The Texas School for the Blind and Visually Impaired was established in Austin by the Sixth Texas Legislature on August 16, 1856, as the Asylum for the Blind, with five members of the board of trustees appointed by Gov. Elisha M. Pease. The first location of the school was the leased residence of Mr. W. L. Hill, west of the University of Texas on San Gabriel Street. That location is now the site of the Neill-Cochran House Museum.
Dr. S. W. Baker, family doctor and close personal friend of Governor Pease, was the first superintendent. By 1857, three students were in attendance. Parents of the students paid tuition and expenses, but as needed, the tuition and expenses of the students were met by the school.
The second location of the school was Block 71 of the area long known as Little Campus, now Heman Sweatt Campus, at the University of Texas. The main school building is now known as the Arno Nowotny Building. The cost of the new facilities was $12,390.00 and was completed in late 1857.
In 1905 the legislature changed the name to Blind Institute, and in 1915 the name Texas School for the Blind was adopted. White, including Spanish-speaking, children between the ages of six and nineteen were admitted by direct application to the superintendent. A five dollar a week fee for incidentals was required of those able to pay; indigents were taken free of charge. By legislative provision there was no charge for board.
In 1917 the institution was moved to its present location at 45th Street and Lamar Blvd, made possible by appropriations of the Thirty-fourth and Thirty-fifth legislatures for the erection of buildings on the campus donated by citizens of Austin. Continued appropriations have expanded the physical plant and kept it in excellent condition. The school is built on the cottage plan, with the main school building in the center. By 2010 a complete remodeling of the campus was in progress and expected to be completed by 2012.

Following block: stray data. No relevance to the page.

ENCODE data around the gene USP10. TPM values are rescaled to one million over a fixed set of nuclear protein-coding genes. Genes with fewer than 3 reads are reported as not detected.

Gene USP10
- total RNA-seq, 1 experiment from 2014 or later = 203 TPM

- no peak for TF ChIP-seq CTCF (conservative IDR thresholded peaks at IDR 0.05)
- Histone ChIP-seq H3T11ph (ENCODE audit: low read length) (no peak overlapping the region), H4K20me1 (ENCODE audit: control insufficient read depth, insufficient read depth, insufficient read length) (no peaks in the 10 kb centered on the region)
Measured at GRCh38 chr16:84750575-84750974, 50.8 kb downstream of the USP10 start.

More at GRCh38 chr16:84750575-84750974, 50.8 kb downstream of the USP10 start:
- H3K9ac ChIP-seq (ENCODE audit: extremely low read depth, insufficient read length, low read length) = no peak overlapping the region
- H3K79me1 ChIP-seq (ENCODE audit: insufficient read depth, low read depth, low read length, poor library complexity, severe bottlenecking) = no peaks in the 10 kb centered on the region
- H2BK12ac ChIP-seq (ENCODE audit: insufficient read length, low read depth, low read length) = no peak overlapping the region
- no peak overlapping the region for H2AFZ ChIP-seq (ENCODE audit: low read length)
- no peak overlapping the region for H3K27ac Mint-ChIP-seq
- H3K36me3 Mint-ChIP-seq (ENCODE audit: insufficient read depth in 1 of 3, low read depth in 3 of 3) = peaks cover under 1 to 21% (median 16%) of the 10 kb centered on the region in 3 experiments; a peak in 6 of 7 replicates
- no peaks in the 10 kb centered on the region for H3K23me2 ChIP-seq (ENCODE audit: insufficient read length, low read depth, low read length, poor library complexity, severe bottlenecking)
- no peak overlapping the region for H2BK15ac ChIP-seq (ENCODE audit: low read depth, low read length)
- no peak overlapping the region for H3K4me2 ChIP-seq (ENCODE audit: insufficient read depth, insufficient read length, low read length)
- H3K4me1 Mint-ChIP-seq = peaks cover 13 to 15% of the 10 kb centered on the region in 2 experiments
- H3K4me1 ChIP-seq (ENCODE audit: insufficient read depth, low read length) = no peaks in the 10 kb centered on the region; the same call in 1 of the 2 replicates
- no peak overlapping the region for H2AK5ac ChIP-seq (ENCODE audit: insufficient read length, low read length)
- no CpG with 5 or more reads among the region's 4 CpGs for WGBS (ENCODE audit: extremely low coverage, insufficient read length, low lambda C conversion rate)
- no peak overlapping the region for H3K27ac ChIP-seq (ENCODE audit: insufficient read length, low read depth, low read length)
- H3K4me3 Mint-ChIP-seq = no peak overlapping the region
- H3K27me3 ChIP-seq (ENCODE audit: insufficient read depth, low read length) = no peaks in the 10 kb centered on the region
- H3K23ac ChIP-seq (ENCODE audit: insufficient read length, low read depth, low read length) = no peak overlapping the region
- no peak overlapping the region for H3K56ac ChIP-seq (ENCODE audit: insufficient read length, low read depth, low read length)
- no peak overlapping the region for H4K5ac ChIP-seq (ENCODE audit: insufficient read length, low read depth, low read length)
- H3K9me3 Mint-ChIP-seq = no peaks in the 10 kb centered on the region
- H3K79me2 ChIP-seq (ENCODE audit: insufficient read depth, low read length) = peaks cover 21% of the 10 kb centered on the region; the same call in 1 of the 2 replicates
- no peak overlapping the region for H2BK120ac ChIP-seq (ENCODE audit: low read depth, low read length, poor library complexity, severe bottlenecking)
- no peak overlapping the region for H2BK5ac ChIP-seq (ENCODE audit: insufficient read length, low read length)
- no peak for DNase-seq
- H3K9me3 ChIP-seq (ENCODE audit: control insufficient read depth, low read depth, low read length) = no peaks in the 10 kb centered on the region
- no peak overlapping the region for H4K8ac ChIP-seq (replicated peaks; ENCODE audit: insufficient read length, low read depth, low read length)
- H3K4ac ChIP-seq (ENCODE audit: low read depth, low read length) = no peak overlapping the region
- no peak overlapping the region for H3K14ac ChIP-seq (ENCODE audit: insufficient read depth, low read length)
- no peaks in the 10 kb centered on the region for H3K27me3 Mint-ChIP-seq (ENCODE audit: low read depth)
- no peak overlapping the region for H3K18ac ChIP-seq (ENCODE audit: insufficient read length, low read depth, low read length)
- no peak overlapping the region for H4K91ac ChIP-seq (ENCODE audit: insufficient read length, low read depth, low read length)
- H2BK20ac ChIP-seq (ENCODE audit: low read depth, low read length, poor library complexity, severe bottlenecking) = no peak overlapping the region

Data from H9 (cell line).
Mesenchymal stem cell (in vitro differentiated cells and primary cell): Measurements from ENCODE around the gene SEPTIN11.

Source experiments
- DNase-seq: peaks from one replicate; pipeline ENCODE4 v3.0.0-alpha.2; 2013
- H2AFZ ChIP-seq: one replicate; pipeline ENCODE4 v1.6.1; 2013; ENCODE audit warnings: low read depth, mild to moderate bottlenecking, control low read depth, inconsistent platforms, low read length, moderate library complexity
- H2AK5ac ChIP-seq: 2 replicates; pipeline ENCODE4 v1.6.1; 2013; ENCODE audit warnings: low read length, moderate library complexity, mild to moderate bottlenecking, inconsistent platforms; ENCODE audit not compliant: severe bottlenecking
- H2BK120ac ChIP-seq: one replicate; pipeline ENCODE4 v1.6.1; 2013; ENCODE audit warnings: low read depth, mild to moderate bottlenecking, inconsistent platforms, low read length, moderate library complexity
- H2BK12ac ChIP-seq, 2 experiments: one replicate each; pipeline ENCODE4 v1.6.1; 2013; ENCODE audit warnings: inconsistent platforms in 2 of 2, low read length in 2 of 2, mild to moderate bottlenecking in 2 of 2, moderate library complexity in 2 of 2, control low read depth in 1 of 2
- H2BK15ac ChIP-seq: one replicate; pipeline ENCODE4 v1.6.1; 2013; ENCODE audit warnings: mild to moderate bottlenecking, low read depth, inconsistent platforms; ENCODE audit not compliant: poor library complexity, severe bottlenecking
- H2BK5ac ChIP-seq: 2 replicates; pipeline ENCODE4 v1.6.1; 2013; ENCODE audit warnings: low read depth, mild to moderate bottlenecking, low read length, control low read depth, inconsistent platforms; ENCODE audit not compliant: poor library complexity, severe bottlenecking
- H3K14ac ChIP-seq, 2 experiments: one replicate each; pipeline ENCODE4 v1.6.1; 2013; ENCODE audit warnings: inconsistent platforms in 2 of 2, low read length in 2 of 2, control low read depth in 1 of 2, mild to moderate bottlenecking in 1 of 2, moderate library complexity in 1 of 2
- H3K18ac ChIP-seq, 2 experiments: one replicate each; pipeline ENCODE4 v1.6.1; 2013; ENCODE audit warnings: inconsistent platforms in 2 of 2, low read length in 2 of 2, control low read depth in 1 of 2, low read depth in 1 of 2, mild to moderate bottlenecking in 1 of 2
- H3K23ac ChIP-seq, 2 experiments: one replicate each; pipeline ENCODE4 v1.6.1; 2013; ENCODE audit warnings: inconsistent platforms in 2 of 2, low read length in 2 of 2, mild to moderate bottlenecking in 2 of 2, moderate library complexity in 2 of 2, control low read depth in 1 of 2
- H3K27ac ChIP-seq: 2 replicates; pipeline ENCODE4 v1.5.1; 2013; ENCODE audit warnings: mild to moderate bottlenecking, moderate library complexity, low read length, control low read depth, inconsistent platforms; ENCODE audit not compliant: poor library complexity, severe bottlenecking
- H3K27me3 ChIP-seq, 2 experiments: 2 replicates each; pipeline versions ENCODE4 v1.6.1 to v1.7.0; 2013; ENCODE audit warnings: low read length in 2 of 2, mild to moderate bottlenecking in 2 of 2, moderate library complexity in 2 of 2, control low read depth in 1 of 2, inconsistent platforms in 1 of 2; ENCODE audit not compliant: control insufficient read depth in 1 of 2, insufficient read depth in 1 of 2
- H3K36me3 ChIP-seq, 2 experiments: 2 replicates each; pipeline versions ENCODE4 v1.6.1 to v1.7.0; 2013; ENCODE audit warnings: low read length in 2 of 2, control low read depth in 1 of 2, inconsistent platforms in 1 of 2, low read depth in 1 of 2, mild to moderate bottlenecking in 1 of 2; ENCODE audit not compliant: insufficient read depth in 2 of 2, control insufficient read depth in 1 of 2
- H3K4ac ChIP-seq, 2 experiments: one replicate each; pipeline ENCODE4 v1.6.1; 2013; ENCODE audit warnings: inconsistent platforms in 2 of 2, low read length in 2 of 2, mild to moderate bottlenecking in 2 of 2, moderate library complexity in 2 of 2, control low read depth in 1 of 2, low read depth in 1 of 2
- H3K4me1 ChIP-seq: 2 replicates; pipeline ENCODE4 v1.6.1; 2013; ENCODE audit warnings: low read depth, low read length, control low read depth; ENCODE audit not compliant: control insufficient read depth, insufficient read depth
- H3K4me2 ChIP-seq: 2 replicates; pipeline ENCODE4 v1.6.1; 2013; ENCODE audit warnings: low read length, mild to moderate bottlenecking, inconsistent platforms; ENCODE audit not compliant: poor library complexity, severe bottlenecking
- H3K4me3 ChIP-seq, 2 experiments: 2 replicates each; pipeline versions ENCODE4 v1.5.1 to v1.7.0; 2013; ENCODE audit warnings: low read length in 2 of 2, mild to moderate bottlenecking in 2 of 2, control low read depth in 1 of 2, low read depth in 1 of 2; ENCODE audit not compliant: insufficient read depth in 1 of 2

The mission of the institution is to provide all blind and visually impaired students in Texas, including those with additional disabilities or deafblindness, with the skills and knowledge to enjoy fulfilling and satisfying lives. A twelve-grade school offers courses of study in academic subjects similar to those offered in public schools. Summer school and other short-term programs are offered for academic and social enrichment of blind and visually impaired public school students. Outreach programs at TSBVI provide services statewide, including support for parents, teacher training, and a loan program for assistive technology.
The Texas School for the Blind, in Austin, was transferred to the Texas Education Agency in 1953 by the Fifty-third Legislature. The school is an independent school district and participates in state and county scholastic appropriations.
In the late 1960s the school was integrated and consolidated with the all-black Texas Blind and Deaf School (formerly called the Texas Blind, Deaf, and Orphan School). As of 1994 it was governed by a nine-member board, appointed by the governor for six-year overlapping terms. State law requires that three board members must be blind or visually impaired, three the parents of a blind or visually impaired person, and three experienced in working with blind or visually impaired persons. The current name was adopted in 1989.
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State Schools and Orphanages
The following, adapted from the Chicago Manual of Style, 15th edition, is the preferred citation for this entry.
James W. Markham and Paulette Delahoussaye,
“Texas School For the Blind and Visually Impaired,”
Handbook of Texas Online,
accessed August 08, 2022,
Published by the Texas State Historical Association.
Original Publication Date:
Most Recent Revision Date:
September 1, 2010